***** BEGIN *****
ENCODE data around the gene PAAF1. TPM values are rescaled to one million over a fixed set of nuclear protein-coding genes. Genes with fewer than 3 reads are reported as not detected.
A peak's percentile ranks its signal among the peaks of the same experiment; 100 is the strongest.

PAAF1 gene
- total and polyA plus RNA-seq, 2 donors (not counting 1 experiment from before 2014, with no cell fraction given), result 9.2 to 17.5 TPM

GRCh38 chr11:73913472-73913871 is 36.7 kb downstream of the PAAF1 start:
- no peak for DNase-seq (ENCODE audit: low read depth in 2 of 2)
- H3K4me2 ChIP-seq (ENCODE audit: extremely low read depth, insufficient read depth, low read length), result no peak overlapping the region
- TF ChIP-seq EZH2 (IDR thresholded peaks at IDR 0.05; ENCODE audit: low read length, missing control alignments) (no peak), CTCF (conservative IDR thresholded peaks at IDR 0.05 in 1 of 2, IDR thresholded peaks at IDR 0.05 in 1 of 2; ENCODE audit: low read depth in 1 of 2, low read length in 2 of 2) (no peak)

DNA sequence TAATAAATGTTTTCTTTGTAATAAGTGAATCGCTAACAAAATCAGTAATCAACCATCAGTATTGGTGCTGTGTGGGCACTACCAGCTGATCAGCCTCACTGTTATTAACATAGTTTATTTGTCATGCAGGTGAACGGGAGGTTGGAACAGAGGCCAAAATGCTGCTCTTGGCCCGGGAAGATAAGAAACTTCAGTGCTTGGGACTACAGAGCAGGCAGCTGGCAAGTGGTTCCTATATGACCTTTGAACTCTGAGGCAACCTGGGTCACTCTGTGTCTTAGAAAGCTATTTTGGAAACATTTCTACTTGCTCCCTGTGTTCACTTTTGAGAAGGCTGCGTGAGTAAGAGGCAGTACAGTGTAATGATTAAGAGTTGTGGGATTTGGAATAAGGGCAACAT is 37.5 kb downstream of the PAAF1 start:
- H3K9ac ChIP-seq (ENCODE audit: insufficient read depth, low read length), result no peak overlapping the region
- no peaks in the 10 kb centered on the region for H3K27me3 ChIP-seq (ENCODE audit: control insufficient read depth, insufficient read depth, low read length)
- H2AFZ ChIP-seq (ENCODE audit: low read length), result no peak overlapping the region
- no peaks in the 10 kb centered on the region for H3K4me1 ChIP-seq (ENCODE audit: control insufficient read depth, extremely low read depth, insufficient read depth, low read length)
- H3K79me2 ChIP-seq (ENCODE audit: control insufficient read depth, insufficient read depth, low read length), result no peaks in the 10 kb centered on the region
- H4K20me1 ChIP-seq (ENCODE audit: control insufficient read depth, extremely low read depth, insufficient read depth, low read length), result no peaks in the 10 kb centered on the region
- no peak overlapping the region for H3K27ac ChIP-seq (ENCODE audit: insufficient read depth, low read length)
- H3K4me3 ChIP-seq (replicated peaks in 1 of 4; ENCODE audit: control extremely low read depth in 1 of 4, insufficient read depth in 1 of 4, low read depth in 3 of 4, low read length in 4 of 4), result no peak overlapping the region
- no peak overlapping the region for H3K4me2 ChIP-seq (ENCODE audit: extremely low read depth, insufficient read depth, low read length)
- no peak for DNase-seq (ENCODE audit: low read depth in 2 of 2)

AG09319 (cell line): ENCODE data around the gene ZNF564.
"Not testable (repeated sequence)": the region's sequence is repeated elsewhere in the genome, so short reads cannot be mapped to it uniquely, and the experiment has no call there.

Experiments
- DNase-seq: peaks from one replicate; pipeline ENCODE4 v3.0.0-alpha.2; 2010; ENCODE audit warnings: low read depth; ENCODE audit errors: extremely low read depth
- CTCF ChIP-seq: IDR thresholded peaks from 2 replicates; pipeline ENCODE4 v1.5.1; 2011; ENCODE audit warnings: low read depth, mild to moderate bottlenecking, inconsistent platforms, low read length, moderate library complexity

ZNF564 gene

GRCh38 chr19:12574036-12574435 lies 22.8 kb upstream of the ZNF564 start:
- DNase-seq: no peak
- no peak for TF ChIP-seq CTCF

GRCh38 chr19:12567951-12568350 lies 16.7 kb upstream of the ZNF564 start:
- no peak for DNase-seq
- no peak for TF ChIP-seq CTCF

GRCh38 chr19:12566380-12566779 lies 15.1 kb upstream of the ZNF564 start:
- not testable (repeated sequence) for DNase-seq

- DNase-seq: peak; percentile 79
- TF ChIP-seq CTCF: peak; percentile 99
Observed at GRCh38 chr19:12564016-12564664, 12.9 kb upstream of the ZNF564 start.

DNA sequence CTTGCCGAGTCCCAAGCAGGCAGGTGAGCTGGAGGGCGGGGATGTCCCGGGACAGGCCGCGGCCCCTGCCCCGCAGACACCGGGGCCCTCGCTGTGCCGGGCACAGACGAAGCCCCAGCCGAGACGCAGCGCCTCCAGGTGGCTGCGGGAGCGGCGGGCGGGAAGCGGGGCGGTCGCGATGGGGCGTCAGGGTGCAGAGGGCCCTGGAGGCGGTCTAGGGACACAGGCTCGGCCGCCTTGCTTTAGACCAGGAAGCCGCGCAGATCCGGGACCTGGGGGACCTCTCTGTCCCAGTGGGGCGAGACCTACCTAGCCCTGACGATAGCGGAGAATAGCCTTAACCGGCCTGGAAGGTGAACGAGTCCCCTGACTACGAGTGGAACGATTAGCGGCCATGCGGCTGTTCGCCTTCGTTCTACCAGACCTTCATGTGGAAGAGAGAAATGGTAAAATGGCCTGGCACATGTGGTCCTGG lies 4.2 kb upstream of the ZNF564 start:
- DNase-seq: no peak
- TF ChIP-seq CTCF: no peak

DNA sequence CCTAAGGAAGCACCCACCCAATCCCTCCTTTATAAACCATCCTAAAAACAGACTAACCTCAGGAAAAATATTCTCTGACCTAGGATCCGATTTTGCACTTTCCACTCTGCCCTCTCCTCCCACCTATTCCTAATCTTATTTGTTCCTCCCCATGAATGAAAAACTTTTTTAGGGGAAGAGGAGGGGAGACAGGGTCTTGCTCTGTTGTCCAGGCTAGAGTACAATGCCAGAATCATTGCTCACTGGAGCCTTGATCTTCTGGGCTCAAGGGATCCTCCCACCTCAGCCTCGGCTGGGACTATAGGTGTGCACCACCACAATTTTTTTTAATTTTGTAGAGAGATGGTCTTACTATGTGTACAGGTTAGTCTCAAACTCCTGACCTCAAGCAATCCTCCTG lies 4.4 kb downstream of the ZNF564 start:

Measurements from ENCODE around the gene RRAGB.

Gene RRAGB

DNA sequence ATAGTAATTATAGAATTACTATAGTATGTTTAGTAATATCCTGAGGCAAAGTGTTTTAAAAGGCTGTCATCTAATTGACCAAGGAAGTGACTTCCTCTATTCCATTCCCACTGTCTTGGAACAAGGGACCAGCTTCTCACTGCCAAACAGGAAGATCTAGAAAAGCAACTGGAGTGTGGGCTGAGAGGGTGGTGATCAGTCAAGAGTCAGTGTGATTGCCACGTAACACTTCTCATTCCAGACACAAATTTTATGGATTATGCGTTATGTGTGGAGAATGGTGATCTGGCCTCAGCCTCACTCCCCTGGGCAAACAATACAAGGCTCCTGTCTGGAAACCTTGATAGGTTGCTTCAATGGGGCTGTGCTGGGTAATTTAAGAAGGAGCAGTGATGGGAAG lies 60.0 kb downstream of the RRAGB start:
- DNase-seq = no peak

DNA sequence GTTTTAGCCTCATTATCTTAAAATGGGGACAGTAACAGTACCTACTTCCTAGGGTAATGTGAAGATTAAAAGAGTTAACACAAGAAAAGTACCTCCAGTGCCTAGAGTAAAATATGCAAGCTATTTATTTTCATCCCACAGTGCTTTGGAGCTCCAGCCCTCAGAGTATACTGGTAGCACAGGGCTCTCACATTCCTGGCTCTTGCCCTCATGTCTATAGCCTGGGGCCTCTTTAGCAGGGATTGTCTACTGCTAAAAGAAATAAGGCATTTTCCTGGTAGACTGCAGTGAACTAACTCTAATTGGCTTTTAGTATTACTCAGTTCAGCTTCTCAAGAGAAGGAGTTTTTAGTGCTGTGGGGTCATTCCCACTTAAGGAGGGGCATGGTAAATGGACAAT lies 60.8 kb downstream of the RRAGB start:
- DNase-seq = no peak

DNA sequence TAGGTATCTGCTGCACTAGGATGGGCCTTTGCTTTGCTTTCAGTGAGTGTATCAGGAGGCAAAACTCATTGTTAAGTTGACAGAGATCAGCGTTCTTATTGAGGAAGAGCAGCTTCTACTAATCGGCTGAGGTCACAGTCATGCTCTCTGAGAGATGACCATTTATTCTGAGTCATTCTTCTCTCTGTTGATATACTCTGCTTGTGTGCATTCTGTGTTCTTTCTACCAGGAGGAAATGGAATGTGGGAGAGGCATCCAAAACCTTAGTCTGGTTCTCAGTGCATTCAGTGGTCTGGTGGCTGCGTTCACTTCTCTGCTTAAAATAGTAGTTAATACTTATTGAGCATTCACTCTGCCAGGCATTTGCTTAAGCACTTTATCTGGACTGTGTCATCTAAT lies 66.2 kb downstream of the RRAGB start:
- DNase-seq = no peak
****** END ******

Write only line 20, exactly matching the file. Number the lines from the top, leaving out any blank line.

AG09319 (cell line): ENCODE data around the gene ZNF564.